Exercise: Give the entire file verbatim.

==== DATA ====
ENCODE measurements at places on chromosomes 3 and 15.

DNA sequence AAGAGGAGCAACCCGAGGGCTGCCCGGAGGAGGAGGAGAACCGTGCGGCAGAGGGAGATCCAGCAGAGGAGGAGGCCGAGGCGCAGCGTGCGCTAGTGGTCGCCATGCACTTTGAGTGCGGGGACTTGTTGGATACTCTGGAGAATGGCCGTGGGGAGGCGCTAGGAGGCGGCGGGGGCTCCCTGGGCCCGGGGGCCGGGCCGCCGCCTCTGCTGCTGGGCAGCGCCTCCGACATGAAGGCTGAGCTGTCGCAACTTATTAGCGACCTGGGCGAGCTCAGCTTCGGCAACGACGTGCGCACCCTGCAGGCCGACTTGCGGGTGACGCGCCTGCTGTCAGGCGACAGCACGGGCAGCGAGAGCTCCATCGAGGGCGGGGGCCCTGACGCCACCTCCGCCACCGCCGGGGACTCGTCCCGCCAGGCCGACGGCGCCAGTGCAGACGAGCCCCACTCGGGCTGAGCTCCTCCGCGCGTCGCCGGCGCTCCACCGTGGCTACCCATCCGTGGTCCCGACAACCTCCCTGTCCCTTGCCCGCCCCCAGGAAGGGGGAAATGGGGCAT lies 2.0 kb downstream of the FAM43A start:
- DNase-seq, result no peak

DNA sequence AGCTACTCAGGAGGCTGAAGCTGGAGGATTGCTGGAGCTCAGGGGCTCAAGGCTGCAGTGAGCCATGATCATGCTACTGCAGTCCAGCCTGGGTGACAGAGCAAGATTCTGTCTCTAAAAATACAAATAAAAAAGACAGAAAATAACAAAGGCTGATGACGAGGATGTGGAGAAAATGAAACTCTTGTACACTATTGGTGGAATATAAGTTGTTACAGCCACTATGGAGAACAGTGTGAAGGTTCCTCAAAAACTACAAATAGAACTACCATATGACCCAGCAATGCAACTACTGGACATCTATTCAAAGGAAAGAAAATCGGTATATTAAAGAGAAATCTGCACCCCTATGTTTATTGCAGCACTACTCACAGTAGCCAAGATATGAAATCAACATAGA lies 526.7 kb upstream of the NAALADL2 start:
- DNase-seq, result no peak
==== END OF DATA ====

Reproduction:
ENCODE measurements at places on chromosomes 3 and 15.

DNA sequence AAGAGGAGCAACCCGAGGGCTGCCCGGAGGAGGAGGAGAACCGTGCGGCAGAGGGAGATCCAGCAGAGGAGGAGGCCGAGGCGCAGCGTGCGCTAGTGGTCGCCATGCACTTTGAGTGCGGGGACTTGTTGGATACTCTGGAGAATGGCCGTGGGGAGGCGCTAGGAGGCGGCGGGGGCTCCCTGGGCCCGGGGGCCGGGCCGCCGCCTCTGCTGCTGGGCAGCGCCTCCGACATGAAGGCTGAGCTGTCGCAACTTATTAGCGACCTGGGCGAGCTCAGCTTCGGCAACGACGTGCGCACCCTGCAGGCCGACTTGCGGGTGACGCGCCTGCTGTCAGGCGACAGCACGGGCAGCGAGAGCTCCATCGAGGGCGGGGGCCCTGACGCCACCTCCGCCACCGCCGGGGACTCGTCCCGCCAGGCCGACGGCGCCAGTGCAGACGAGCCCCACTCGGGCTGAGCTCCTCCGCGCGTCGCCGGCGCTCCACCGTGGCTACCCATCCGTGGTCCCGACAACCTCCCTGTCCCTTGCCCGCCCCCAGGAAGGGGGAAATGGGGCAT lies 2.0 kb downstream of the FAM43A start:
- DNase-seq, result no peak

DNA sequence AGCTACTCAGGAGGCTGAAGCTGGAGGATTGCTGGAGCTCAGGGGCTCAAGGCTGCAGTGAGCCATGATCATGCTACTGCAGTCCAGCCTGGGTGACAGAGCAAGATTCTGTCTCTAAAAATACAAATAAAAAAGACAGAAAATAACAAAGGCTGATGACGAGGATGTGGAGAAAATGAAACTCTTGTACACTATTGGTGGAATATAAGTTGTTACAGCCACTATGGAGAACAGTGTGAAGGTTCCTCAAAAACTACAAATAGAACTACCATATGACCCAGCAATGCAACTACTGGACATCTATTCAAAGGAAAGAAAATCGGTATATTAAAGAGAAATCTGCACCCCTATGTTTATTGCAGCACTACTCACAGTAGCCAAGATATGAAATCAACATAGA lies 526.7 kb upstream of the NAALADL2 start:
- DNase-seq, result no peak